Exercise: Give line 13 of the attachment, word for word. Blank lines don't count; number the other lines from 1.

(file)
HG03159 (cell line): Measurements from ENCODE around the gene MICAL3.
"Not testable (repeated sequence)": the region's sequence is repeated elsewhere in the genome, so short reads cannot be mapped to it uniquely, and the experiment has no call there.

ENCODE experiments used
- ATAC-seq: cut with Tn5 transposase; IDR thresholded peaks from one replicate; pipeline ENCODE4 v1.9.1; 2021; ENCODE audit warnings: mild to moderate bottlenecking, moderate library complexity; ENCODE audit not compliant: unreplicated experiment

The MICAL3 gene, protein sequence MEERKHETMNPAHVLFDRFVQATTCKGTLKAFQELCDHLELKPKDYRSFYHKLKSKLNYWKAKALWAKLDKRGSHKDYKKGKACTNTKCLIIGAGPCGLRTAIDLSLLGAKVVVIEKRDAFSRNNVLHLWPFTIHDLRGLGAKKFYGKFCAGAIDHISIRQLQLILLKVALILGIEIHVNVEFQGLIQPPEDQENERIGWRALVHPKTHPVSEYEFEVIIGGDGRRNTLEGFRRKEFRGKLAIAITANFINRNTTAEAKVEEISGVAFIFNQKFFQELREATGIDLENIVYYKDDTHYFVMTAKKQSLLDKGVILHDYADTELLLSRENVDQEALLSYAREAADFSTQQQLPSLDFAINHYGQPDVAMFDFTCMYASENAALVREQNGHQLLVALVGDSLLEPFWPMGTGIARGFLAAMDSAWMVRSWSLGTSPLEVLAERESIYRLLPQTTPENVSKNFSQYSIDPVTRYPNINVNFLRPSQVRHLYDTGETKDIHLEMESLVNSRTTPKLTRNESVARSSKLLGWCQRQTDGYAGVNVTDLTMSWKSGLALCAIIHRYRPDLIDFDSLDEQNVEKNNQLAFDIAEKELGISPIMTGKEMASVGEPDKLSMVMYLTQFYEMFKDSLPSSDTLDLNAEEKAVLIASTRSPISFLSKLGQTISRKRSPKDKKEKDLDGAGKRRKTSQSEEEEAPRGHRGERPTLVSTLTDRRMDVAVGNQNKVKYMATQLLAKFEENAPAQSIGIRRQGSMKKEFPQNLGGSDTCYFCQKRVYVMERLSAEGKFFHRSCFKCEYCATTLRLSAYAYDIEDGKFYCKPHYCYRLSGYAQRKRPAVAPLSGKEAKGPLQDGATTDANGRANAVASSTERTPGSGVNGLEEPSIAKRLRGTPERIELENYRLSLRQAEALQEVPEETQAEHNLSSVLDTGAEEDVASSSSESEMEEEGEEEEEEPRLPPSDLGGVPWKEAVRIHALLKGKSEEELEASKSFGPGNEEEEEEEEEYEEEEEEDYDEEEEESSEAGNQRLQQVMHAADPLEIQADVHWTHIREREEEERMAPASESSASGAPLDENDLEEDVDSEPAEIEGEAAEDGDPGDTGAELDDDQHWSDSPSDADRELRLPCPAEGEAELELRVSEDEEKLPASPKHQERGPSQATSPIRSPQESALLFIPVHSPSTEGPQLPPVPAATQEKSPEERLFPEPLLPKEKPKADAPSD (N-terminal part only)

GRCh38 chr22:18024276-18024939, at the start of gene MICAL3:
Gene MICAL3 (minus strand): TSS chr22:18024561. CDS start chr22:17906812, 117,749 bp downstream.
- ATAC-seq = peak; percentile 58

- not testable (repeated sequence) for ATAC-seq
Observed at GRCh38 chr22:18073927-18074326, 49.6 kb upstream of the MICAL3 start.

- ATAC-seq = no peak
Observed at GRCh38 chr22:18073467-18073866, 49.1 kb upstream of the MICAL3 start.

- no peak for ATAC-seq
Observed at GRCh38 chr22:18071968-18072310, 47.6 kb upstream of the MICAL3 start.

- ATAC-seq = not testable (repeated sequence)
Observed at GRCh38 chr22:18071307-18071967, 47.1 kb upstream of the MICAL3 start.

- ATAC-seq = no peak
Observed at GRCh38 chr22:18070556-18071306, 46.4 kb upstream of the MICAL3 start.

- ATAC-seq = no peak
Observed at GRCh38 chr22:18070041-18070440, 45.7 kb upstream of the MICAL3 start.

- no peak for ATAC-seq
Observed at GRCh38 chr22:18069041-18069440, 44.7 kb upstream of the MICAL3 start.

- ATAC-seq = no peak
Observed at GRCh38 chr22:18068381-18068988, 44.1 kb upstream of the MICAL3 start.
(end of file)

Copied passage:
- no peak for ATAC-seq